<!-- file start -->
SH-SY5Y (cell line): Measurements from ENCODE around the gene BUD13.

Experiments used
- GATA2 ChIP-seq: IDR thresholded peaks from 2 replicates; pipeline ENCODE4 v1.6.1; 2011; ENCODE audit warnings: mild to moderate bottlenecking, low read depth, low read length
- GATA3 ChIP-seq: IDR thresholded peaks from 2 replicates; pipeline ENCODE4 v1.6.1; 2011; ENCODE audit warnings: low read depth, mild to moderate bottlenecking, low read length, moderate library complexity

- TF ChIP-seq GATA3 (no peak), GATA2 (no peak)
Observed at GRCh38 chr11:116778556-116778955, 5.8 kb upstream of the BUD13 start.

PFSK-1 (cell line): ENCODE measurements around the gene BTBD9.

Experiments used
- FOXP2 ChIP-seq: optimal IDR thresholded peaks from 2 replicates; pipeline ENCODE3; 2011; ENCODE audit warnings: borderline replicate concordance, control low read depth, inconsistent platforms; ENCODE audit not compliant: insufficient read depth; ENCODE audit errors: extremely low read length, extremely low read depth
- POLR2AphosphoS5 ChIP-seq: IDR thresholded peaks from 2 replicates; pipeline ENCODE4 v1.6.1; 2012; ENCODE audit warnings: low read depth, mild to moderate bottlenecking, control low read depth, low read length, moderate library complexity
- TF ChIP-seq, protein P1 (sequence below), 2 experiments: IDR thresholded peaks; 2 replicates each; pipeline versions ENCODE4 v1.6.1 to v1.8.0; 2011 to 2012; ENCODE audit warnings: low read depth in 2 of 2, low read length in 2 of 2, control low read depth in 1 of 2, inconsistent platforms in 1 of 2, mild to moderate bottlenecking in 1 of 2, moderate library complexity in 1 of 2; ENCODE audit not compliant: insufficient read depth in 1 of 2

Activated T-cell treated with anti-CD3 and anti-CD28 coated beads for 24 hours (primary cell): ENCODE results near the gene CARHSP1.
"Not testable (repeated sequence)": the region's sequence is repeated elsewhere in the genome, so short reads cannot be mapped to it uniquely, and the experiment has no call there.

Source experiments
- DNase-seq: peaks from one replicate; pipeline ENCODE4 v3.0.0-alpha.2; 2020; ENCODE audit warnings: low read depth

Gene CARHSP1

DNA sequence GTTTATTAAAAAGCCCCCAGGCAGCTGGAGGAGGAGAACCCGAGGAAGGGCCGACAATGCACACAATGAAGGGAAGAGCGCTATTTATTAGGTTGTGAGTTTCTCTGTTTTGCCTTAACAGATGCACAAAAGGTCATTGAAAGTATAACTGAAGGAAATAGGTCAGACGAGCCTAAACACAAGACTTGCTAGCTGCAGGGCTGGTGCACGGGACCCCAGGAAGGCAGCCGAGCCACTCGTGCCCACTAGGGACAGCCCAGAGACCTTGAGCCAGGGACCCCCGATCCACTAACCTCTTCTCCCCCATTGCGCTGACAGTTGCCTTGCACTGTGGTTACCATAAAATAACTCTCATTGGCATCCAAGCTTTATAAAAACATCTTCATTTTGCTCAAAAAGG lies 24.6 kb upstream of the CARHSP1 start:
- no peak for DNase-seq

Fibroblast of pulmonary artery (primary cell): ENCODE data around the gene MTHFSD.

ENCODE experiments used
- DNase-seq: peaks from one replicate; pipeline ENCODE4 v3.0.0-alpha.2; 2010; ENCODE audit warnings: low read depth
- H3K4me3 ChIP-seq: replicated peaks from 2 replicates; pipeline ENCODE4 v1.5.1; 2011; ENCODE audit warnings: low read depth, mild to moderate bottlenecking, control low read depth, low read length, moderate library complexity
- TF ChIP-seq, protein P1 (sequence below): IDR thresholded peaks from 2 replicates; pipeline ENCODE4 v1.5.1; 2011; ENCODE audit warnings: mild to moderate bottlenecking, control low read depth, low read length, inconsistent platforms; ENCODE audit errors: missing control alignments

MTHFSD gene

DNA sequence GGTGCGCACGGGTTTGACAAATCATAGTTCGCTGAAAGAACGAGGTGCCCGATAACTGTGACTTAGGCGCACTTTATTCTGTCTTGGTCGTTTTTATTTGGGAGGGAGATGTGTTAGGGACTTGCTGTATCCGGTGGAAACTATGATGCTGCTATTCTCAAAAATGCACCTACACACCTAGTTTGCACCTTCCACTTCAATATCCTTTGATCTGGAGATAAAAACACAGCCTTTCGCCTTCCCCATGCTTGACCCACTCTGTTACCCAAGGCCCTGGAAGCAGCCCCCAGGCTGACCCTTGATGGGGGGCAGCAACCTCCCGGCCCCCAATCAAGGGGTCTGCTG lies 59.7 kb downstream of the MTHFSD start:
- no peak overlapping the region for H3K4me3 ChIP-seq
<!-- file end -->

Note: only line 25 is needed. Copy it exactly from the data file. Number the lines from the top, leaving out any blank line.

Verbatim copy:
DNA sequence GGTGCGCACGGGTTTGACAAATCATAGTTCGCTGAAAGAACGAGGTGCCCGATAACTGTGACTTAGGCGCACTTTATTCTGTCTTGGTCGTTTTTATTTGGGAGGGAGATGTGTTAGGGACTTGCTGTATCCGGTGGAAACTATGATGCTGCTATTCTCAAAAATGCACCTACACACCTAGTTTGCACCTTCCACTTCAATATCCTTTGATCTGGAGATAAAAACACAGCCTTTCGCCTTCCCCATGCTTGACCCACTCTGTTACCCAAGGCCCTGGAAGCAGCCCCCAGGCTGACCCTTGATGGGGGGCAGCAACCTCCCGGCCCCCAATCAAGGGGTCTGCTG lies 59.7 kb downstream of the MTHFSD start: